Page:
Members of the Stalham Band gave Her Majesty the Queen and the Duke of Edinburgh a good ‘mumping’ this year, as they visited the royals at Sandringham House in West Norfolk.
Established in the twelfth century, the Feast of St. Thomas the Apostle is on December 21st, and is locally known as ‘Mumping Day’, as the poor went begging to the homes of wealthy landowners singing or playing instruments to increase their appeal. In Norfolk they became known as ‘Mumpers’.
Recent research has revealed that the Stalham Band has been ‘mumping’ in the community for over 150 years, although the practice has now changed from knocking on wealthy doors and playing carols, to holding day-long sessions in shopping centres, playing at carol concerts and visiting residential and care homes for the elderly.
“For the last five weeks the band has been on its yearly festive campaign of ‘mumping’, raising funds for the band and local charities,” Director of Music Tim Thirst told 4BR.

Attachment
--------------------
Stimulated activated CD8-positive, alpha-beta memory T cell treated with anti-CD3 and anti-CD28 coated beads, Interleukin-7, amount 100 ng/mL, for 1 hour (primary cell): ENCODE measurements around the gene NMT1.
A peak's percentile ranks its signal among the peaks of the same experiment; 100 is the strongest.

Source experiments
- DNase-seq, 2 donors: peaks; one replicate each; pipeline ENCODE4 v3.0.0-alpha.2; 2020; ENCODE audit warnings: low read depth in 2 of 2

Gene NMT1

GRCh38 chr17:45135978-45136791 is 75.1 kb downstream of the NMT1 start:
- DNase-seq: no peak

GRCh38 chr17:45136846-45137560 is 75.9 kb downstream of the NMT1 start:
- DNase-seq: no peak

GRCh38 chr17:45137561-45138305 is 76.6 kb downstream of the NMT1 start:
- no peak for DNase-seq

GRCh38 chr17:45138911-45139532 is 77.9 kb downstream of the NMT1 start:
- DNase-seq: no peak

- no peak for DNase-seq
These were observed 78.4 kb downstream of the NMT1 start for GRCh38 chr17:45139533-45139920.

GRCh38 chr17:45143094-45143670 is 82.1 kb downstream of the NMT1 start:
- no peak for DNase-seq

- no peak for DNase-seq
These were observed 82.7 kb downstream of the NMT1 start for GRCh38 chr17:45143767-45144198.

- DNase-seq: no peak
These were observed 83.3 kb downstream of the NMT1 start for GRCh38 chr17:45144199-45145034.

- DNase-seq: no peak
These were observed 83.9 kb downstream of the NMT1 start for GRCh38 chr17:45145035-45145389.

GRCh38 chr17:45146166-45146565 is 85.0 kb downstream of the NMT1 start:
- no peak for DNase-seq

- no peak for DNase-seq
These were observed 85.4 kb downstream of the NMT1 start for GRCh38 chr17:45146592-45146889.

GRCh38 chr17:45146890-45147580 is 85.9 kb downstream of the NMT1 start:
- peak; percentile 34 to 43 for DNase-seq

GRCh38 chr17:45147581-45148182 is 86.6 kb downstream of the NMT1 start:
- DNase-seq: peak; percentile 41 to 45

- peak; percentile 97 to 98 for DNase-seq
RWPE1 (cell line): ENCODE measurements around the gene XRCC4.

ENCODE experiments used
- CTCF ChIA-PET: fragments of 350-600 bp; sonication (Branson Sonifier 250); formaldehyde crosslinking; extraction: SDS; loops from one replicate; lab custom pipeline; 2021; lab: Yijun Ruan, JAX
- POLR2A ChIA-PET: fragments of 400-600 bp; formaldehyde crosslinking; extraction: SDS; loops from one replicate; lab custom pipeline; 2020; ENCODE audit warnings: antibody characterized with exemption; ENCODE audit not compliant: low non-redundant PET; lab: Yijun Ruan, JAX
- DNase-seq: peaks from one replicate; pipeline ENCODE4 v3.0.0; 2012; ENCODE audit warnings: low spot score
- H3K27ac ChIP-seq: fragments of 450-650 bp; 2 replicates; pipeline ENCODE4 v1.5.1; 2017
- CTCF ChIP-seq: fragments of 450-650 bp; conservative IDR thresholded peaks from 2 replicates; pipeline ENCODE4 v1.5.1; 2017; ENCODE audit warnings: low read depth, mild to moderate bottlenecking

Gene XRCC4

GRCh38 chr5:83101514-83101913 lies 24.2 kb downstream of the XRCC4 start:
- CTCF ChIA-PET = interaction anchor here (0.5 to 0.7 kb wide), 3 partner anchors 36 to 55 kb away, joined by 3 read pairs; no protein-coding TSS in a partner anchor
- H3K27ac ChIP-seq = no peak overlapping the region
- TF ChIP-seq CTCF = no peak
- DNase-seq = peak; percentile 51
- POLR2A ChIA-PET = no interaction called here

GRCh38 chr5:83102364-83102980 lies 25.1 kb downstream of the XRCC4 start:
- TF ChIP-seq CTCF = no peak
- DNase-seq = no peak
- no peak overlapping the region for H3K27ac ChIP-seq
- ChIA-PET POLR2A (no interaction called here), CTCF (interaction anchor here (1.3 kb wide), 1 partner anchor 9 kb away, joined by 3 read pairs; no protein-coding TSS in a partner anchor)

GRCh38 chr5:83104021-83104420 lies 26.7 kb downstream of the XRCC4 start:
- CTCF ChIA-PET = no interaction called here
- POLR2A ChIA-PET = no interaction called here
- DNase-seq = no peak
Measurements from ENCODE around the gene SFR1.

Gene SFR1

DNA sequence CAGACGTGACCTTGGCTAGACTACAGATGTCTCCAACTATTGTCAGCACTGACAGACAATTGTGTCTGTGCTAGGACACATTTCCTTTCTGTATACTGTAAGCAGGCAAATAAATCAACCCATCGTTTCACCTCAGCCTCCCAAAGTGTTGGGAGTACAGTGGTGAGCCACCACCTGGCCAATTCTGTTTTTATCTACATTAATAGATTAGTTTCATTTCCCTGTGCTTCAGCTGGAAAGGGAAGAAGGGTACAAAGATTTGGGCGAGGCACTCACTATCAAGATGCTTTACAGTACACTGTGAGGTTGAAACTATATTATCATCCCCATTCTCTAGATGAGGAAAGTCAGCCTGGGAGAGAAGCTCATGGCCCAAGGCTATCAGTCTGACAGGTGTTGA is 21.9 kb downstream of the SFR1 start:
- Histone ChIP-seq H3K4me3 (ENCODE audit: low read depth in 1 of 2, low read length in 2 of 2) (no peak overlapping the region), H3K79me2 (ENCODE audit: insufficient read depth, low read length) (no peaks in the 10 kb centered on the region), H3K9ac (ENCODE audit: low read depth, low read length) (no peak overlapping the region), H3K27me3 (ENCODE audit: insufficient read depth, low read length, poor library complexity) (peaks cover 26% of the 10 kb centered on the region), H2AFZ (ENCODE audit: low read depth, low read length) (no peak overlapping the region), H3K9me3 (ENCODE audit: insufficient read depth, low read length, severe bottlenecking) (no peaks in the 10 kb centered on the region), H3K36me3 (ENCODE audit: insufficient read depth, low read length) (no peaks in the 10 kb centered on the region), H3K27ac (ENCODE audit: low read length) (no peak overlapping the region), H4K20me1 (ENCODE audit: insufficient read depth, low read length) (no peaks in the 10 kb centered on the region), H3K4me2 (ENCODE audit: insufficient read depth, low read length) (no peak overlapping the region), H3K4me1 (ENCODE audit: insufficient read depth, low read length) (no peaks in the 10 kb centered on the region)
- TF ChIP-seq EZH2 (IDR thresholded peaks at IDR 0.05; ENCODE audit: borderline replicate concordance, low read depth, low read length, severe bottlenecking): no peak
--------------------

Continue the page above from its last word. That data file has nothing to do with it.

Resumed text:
“And last Saturday, the house we were invited to play at was something rather special.”
In 2007 the band became the first to be invited by Her Majesty to start off her holiday in Norfolk by playing carols at Sandringham House, and this year the invitation came again.
After undergoing last minute security checks the band coach was given a police escort into the House grounds, before 37 players and their MD assembled in the ballroom to provide the royal party and over 50 house staff with a half-hour programme of Christmas music.
In 2007 the band became the first to be invited by Her Majesty to start off her holiday in Norfolk by playing carols at Sandringham House, and this year the invitation came again4BR
The Queen and Duke of Edinburgh spoke with all the players, with Her Majesty being very interested in the band training scheme running in the Stalham area schools which gives children free instrument loan and free tuition.
Before the players were treated to festive refreshments in the house, the Duke arranged for a group photograph in front of the house to mark a ‘mumping’ to remember.